I got up and started walking to the bus stop. I passed a lot of people who stared at me uneasily. From my clothes and the security device that was tightened around my left arm showing the OPS logo, they could see that I was a prisoner. I had learned to avoid the stares, but whenever I happened to lock eyes with somebody I felt a nagging sensation until the person looked away again. I thought that it had to be my conscience reminding me of what I had done – but then, I had never thought that I had done anything that could ever justify a prison sentence – not even a caution. Well, times had surely changed.

I caught the bus back to the Centre at one of the quieter stops. The bus' system scanned the tag on my left arm as I entered and then the driver closed the door. The trip was free for me, because the Social Office3 paid for it – or so they told us OPS's. At the end of the day it was taxpayer’s money and that was one of the reasons why everybody looked at me half angry, half afraid, as I made my way to the bench at the back of the bus. They were angry that I was allowed to walk around freely, but scared at the same time, fearing I might attack them at any moment. If they were ever to find the courage, they would not hesitate to kill me with their bare hands right on the spot. In a strange way the prison clothes were like an amour, protecting me from the angry mob.

I really felt for them. I would have paid the bus fare if I had been able to, but OPS's weren't allowed any forms of payment. Everyone else was given pocket money once a month, which was usually spent immediately on cigarettes or drugs – but I didn't have that luxury. I was not even allowed to keep my pre-prison possessions. They had listed everything on their IF303 – the standard inventory form, which I had to sign – and then locked everything away, including myself.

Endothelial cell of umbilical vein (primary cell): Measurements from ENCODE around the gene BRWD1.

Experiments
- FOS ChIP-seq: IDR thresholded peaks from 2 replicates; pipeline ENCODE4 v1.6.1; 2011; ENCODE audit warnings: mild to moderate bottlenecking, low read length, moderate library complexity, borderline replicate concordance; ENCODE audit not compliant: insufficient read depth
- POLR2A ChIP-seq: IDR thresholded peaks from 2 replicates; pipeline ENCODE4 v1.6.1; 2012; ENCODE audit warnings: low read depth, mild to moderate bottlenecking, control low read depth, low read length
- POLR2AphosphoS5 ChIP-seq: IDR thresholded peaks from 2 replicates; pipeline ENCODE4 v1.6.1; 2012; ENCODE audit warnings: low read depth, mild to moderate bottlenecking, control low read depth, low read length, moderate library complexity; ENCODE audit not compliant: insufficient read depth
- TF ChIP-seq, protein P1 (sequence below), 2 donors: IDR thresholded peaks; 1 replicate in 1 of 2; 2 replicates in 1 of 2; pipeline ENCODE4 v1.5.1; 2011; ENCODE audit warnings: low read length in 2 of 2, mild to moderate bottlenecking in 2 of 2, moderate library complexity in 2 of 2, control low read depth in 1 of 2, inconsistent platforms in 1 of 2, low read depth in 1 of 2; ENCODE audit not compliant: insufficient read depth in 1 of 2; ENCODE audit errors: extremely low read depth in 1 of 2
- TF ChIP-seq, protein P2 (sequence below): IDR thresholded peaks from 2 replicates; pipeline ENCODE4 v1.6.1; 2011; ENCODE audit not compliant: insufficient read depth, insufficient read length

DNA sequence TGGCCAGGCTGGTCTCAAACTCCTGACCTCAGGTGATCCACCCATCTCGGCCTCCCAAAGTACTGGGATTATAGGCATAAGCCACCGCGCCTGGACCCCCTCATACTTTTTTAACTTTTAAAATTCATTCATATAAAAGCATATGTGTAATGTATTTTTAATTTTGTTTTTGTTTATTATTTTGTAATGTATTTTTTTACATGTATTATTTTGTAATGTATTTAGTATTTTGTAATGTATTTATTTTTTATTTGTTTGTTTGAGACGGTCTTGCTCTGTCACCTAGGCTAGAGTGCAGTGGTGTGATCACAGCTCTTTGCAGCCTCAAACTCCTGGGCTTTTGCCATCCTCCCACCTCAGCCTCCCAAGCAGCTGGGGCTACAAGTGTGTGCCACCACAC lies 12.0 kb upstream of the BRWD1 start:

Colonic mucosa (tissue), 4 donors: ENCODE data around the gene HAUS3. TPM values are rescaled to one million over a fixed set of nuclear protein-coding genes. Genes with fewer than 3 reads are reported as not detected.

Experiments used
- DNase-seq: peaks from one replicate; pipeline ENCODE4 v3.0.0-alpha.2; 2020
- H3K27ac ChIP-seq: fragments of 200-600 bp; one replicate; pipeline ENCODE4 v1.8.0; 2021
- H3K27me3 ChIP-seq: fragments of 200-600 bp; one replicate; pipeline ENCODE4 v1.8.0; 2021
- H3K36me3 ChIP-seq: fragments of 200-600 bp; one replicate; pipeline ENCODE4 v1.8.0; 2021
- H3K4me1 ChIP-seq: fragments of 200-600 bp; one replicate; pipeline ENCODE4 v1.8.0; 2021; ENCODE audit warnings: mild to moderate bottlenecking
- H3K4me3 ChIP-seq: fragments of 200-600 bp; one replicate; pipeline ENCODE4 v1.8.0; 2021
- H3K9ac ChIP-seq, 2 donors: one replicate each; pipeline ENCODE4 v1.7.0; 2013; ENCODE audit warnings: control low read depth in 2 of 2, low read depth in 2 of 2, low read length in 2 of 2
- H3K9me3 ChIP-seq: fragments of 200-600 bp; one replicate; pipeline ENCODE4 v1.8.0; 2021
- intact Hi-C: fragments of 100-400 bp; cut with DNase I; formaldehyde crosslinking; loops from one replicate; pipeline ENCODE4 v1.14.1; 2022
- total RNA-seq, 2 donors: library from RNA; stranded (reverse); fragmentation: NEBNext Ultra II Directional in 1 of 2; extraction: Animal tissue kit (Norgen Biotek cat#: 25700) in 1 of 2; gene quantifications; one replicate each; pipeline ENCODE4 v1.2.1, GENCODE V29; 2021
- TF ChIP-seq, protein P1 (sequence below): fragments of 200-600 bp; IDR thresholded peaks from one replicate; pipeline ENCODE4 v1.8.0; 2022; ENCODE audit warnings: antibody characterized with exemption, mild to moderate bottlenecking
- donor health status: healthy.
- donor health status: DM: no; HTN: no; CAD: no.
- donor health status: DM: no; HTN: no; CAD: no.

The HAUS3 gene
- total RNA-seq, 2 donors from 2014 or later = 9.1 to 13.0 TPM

The bus turned right to leave town and drive into the desert where the Centre was. The bus was already nearly empty – nobody liked to come too close to the prison complex anymore, what with the OPS people around – and anyway, the prison was outside town in the middle of nowhere.

As the bus approached the prison, I pressed the button and got off at the stop. The huge building sat there in front of me – like a huge cobra, tantalising, teasing, luring, wanting to swallow me whole. The tall doors seemed to be smiling at me a wicked, devious smile. "Come on in," they seemed to hiss as they slowly squeeked open and allowed me to walk into the cobra's mouth.

I was back on time and ready to go straight to my cell – being locked away again. Room service was due to come round in a minute or so to give out dinner, if that was what you wanted to call the slop you got there.

I hated the place.

1PDA – Personal Digital Assistant; a very small computer, usually with a handheld display for viewing files and information, that is either linked up to the Information and Services Network (ISN) and/or has a restricted set of information stored locally. PDAs are often used for scheduling and appointment reminder services or as digital dictionaries, as well as phones, diaries and notebooks.
2ZS&S – Zentral-System und Service; a German service provider of a huge database of diverse of information as well as a free appointment reminder service, which is what it was being used for mostly these days. Formerly, it was a huge telephone company, but after telephones had become something of the past not too long ago, the company made the transition to the information trade.
3Social Office – the governmental body that funds and supervises prisons; after prisons were privatised five years ago, there had to be a central body that would supply both money and supervision for prisons. Originally, the Social Office was also concerned with social security issues, but after the Right to Live Act, its services in that area were no longer required.